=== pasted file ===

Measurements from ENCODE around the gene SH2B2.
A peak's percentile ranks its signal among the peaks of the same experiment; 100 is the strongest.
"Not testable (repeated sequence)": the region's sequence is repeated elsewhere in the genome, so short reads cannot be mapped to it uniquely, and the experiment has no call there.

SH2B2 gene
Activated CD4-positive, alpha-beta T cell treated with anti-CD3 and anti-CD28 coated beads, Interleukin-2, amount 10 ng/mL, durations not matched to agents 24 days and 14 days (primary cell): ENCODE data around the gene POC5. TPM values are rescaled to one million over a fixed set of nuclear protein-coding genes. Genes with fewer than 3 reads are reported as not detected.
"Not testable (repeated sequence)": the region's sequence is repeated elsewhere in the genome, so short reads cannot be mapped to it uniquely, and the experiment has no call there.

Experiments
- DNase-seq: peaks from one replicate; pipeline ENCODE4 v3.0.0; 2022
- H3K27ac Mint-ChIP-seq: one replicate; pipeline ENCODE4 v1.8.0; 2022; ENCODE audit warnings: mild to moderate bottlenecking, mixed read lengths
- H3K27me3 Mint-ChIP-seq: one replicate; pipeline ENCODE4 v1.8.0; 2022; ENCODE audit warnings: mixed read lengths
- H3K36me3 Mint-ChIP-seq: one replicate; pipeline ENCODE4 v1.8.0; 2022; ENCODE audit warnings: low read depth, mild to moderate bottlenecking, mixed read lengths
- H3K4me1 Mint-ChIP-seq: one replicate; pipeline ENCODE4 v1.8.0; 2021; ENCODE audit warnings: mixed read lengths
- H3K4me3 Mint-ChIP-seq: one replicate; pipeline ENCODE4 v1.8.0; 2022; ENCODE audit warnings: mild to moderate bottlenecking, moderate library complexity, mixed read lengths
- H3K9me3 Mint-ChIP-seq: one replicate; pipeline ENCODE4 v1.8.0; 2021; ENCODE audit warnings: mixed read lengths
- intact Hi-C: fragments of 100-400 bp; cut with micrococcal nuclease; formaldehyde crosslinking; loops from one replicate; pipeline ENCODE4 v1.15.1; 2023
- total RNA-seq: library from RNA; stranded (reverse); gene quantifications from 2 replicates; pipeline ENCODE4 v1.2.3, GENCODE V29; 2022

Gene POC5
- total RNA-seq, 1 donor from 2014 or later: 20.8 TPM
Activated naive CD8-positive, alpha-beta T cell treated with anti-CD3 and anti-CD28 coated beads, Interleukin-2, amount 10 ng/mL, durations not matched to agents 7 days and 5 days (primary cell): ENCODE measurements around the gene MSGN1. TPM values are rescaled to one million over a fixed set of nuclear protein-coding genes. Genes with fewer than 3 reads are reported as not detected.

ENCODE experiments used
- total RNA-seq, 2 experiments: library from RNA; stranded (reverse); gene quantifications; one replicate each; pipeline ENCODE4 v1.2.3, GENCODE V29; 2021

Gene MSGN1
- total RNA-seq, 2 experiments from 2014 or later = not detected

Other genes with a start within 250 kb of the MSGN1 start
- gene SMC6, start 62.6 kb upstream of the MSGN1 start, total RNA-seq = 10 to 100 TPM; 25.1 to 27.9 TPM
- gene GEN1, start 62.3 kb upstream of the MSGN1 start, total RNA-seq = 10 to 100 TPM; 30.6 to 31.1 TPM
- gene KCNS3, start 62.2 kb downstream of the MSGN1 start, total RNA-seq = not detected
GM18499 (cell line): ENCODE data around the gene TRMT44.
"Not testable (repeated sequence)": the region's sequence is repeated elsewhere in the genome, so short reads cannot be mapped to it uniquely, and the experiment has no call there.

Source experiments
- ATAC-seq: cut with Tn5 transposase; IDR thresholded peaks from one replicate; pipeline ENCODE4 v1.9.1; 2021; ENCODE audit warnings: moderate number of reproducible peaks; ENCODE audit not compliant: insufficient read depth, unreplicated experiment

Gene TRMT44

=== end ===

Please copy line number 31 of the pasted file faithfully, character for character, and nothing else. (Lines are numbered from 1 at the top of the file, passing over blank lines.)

- ATAC-seq: cut with Tn5 transposase; IDR thresholded peaks from one replicate; pipeline ENCODE4 v1.9.1; 2021; ENCODE audit warnings: moderate number of reproducible peaks; ENCODE audit not compliant: insufficient read depth, unreplicated experiment